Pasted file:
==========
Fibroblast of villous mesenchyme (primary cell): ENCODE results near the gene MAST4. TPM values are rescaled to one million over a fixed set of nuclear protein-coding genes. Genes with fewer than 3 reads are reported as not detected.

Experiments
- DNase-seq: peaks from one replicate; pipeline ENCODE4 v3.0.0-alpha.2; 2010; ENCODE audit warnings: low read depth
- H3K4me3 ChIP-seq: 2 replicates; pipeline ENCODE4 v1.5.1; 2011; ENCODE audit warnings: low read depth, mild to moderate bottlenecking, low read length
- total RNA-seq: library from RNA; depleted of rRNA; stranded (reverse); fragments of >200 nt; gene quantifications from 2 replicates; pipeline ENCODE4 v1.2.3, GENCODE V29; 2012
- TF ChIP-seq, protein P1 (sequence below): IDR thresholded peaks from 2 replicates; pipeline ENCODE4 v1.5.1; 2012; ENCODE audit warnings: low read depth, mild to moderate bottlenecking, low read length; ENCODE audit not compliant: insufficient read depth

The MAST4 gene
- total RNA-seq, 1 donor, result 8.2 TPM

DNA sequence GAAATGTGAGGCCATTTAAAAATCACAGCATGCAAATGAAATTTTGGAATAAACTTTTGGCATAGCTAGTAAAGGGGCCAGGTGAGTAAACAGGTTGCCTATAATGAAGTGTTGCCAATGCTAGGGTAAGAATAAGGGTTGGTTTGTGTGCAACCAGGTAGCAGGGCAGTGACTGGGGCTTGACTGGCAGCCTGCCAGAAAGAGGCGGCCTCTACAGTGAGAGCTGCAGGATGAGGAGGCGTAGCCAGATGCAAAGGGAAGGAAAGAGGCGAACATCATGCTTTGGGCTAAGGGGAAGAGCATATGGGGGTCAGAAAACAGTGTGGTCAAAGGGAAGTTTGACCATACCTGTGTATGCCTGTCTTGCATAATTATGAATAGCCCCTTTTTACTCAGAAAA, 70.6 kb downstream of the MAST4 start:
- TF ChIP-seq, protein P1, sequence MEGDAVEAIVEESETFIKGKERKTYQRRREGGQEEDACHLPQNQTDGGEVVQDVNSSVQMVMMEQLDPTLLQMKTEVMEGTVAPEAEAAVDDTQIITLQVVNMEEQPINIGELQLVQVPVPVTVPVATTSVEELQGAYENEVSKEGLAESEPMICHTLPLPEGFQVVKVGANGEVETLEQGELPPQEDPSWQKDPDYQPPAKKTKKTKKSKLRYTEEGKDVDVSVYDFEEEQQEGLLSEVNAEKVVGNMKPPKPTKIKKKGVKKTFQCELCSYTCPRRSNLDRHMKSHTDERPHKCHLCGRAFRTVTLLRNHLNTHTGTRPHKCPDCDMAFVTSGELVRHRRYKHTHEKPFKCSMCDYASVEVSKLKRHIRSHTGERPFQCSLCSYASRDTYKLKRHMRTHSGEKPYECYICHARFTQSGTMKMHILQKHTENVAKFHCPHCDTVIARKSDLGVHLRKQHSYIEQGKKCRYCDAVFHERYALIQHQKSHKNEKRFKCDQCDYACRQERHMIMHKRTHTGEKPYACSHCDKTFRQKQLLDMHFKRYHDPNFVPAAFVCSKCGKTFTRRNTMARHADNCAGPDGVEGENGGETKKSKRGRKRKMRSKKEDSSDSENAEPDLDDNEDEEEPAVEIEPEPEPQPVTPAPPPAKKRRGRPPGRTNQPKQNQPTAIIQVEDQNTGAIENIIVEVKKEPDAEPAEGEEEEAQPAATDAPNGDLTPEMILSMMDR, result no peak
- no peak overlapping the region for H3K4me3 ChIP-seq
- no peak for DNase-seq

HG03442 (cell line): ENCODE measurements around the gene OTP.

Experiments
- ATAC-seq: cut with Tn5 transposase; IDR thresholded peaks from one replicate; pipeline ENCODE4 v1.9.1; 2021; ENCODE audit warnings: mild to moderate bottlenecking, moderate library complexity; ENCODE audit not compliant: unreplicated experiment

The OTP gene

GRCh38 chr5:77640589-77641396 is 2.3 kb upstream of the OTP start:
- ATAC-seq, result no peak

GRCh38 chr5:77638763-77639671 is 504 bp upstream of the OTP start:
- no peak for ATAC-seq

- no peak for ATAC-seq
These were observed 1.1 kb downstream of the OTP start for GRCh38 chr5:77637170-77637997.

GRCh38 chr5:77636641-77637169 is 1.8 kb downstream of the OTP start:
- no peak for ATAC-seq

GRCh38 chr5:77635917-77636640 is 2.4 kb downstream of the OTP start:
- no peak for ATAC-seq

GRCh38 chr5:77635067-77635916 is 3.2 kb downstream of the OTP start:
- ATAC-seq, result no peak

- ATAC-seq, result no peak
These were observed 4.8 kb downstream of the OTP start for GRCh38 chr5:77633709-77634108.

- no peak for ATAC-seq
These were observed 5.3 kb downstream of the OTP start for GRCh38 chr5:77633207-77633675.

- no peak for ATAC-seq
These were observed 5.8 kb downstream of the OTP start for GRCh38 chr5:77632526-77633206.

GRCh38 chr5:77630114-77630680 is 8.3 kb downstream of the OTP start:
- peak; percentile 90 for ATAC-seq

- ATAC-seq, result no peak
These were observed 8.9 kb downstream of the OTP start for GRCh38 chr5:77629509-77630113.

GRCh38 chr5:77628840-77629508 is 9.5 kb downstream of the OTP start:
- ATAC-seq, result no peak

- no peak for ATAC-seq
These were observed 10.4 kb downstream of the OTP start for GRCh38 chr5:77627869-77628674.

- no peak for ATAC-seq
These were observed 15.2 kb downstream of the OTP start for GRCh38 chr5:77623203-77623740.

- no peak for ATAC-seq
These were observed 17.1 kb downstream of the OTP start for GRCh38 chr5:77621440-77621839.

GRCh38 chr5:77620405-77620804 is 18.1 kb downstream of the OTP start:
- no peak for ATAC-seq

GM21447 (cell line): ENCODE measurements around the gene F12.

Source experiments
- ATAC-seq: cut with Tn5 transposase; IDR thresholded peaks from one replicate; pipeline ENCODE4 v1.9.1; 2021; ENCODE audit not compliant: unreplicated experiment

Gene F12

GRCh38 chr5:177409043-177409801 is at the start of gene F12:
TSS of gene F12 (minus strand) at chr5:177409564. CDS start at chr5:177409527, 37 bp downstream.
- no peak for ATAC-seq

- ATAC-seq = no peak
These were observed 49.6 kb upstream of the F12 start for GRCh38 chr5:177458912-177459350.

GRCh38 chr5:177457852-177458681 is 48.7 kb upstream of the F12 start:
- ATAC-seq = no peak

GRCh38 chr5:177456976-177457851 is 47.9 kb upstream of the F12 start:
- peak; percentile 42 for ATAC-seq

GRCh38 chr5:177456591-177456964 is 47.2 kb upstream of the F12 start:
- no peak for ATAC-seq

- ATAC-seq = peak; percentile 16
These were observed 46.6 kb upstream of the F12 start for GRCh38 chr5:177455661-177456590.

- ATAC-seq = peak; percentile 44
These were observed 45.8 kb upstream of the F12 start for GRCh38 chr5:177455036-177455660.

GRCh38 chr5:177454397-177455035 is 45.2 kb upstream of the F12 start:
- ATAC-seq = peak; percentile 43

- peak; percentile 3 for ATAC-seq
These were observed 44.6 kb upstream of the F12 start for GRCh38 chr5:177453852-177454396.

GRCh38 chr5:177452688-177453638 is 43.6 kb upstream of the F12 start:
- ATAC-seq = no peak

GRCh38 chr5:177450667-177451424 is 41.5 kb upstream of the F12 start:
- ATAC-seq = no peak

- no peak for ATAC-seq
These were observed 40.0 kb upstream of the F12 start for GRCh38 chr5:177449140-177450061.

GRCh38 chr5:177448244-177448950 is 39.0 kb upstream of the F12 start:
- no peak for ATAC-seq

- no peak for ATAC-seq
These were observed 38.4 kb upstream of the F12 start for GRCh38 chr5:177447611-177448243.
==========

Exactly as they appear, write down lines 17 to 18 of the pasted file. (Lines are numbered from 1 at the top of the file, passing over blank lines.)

GRCh38 chr5:77640589-77641396 is 2.3 kb upstream of the OTP start:
- ATAC-seq, result no peak